Bernie Madoff died this week.
Madoff was the architect behind the biggest Wall Street fraud in history. The former chairman of the Nasdaq stock market index, Madoff positioned himself as a self-made financial genius. He claimed to know how to avoid market fluctuations and deliver steady, handsome returns.
Famous clients like movie director Steven Spielberg, actor Kevin Bacon, and Hall of Fame pitcher Sandy Koufax believed him. So much so they handed him upwards of $17 billion over the years! The account statements he produced showed their investments growing to over $60 billion.
Madoff attributed these remarkable returns to his secret methods. He led clients to believe they were immune to the financial upheavals that were bedeviling other investors. Happy clients urged their friends to get in on the action. More people lined up. More money poured into Madoff’s company.
It was all a lie.
There were no investments. The money had not grown. In fact, Madoff used his victims’ money to live a lavish lifestyle. He bought million-dollar penthouses in New York and vacation properties in Florida.
Money flowing in from all those new “investors” covered the rare distribution requests made by his clients. Why take your money out of an investment plan that is growing so steadily?
Enter the financial crisis of 2008. Suddenly numerous Madoff clients were asking for money to cover other financial losses they were incurring.
The financial illusion fell apart quickly. Madoff was arrested and charged with eleven felony counts. In 2009 he was given the maximum sentence available – 150 years in prison.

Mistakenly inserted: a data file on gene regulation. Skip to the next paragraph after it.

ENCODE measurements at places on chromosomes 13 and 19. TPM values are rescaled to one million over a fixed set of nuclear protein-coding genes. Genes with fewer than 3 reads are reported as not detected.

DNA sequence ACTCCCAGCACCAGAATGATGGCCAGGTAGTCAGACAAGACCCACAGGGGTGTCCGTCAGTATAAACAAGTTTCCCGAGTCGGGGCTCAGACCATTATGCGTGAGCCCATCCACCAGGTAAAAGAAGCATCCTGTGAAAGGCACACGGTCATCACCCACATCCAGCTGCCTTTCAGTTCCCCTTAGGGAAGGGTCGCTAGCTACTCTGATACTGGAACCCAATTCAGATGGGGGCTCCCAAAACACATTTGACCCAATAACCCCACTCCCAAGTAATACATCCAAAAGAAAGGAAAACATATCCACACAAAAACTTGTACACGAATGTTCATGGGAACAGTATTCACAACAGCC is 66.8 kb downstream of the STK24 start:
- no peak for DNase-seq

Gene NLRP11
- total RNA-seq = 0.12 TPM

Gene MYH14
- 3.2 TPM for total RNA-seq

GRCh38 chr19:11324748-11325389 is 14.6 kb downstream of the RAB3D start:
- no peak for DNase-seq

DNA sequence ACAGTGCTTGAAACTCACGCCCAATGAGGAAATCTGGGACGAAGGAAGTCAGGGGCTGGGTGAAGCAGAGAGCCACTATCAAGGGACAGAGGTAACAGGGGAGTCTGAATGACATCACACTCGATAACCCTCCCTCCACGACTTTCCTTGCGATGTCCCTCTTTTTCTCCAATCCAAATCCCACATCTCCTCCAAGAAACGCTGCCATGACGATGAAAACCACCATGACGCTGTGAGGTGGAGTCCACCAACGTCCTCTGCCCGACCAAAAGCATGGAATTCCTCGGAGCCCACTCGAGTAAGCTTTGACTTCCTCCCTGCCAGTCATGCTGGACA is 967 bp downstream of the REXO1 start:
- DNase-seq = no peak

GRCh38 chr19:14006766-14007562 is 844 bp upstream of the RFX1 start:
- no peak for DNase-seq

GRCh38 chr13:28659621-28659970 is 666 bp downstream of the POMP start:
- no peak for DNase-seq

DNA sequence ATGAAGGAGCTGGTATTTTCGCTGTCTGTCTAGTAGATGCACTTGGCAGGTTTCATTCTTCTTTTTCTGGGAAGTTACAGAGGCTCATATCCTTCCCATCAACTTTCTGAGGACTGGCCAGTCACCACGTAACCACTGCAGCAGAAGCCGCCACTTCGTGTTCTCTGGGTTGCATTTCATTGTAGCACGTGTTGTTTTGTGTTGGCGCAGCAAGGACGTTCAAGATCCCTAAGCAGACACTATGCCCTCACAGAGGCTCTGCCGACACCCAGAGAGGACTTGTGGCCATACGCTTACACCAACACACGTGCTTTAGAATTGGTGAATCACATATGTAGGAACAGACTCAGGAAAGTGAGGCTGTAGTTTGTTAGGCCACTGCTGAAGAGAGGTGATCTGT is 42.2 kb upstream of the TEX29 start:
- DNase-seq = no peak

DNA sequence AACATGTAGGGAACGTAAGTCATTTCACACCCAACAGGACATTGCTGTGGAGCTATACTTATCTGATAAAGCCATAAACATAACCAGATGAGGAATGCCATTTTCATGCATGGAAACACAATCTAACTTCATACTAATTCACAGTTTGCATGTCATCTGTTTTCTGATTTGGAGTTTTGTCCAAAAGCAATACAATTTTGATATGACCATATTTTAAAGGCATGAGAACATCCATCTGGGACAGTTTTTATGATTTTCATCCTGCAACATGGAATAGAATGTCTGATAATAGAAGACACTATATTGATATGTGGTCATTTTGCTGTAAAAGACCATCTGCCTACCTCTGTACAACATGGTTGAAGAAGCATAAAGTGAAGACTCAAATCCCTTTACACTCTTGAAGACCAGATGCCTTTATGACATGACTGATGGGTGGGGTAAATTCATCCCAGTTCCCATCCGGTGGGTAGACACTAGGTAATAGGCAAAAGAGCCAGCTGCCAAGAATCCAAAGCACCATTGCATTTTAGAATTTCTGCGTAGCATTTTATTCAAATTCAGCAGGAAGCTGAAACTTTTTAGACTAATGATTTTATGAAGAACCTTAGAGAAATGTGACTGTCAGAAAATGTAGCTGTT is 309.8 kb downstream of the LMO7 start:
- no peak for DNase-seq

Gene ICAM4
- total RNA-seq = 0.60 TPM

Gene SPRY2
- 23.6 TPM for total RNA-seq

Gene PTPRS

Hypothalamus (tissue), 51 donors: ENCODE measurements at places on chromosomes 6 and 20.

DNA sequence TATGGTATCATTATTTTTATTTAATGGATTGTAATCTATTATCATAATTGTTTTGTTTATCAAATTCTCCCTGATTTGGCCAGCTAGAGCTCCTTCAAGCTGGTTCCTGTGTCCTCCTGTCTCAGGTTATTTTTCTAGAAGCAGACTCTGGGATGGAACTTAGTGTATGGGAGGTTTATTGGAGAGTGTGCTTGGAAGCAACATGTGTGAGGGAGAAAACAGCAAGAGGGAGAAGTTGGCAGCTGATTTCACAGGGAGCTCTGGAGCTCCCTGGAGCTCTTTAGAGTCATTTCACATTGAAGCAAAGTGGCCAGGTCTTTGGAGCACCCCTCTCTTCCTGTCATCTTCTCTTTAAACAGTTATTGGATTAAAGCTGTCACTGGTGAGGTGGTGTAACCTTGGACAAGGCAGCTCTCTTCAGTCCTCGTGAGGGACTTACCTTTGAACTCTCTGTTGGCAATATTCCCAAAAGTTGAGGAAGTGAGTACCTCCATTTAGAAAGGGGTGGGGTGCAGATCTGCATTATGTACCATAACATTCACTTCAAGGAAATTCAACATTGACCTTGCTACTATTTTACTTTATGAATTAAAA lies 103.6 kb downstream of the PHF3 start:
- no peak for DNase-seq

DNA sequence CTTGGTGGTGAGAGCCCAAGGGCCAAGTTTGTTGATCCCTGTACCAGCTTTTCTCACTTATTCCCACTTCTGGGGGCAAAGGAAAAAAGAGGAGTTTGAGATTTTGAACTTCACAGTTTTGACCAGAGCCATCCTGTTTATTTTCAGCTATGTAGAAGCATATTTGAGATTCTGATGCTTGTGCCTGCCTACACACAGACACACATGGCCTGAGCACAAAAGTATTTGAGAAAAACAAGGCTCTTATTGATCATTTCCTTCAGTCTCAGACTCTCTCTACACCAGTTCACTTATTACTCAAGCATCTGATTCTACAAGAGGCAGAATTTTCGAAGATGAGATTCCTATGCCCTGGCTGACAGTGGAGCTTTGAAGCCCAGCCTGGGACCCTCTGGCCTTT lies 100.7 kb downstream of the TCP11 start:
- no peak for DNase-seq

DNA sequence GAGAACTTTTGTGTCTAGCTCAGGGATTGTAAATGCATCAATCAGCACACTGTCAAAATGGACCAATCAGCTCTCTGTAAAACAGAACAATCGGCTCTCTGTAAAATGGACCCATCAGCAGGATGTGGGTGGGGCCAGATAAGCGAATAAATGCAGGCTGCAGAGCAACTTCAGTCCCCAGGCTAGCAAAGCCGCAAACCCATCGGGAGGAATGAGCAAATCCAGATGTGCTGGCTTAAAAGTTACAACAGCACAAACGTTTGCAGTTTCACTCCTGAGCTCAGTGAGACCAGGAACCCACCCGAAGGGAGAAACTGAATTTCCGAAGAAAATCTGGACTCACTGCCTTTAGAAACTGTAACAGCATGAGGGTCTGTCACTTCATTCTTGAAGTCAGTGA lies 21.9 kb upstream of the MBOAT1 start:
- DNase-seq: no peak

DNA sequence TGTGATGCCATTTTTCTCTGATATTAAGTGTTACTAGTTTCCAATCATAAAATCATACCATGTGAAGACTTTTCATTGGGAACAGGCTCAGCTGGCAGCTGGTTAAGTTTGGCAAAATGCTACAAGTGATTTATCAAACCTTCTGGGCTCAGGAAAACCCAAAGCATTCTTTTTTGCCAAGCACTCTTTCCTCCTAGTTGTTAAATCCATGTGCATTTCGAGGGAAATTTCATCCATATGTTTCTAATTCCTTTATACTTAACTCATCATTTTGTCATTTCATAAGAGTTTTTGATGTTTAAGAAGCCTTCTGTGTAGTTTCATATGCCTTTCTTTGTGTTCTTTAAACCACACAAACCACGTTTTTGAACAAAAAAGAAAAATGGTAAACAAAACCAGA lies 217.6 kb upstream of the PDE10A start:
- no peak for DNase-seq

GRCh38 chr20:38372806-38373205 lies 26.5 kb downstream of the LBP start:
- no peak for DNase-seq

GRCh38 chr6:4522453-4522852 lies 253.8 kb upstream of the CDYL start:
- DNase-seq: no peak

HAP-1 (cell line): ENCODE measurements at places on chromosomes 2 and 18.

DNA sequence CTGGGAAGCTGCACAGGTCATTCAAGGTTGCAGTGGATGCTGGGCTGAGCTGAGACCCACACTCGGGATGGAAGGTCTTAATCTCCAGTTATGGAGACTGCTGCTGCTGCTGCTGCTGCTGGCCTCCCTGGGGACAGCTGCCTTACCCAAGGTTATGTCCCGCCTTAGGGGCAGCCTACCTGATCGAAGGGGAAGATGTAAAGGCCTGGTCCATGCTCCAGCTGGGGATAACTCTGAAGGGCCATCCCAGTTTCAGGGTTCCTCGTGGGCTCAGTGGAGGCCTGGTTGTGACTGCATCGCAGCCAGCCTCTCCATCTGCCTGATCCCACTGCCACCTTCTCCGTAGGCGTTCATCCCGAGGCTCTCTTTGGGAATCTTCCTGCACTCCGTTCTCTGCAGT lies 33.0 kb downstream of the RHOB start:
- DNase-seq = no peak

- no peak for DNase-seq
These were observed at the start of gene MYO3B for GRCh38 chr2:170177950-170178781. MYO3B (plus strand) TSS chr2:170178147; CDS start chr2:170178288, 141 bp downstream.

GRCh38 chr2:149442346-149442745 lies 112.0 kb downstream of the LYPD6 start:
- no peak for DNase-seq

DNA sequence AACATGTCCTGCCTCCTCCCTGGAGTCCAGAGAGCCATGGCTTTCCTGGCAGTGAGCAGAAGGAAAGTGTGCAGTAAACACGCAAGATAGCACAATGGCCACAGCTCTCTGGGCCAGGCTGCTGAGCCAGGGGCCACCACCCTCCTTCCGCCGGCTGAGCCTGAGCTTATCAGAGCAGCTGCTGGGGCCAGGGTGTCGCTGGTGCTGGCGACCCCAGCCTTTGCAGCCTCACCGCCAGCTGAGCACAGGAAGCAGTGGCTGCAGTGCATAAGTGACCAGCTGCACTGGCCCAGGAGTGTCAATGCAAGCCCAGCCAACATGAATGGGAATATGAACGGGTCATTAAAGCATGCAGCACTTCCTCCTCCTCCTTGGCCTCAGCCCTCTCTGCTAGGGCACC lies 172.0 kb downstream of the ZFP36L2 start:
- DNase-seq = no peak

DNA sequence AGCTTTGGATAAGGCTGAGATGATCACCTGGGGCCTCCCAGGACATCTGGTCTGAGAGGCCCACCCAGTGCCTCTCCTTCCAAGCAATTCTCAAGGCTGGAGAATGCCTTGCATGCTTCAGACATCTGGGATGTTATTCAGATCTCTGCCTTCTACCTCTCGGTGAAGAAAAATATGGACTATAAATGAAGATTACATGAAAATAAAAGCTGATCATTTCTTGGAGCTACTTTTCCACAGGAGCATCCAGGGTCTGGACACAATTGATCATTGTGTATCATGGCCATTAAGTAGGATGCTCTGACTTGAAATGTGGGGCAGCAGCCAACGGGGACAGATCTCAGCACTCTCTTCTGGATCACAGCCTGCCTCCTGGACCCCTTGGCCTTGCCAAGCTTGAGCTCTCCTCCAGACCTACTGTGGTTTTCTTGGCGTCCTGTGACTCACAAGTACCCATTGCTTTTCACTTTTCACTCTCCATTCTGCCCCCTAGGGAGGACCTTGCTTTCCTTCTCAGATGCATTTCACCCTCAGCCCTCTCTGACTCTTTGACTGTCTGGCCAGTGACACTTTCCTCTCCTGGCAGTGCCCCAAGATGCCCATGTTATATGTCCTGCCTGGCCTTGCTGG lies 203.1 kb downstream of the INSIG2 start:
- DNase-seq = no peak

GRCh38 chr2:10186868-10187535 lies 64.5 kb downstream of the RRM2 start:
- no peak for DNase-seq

Beside the evil intent and sheer bravado required by Madoff, there was one other element necessary to make Madoff’s scam successful.
Bernie Madoff got his investors to trust him. With everything.
In surveying the carnage of Madoff’s evil scheme, it’s easy to conclude, “Maybe I shouldn’t trust ANY financial advisor or institution.”
Don’t think that way. That’s a falsehood as diabolical as Madoff’s lies.
Economies cannot function without trust. Civilizations cannot exist without trust.
Trust is not merely desirable. It is indispensable. We can’t live without it.
Think of the man who trusts no one. He only eats what he grows or hunts. He lives by himself. He doesn’t allow anyone to help him with anything. Such a man is certain to be poor, lonely, and weary most of his short life.
The story of humanity’s economic progress is the story of systems set up to encourage and foster trust in one another. We all grow in wealth as we rely on one another to do what each does best and then trade those results with others.
Author Stephen Covey put it this way, “Trust is the glue of life. It’s the foundational principle that holds all relationships.”
Okay, that’s a lofty thought. But when there are wolves on Wall Street—people like Bernie Madoff—how do you know whom to trust? Especially with your hard-earned money. Good question!
I think Ronald Regan had the best advice. (He was referring to nuclear agreements, but his words surely apply in all areas of life.) “Trust. But verify.”
In other words, don’t be afraid to ask your financial advisor tough questions. Do your homework. Ask for references. Bernie’s victims wish they had vetted him more carefully before handing over their assets.
Verify, but don’t give up on trust. You need it in your life. Financially, and otherwise.
If you’re struggling with financial questions and concerns, I’d love to send you my new e-book titled “How to Put Financial Worries in Your Rear View Mirror.” It’s free to anyone who emails me at firstname.lastname@example.org.
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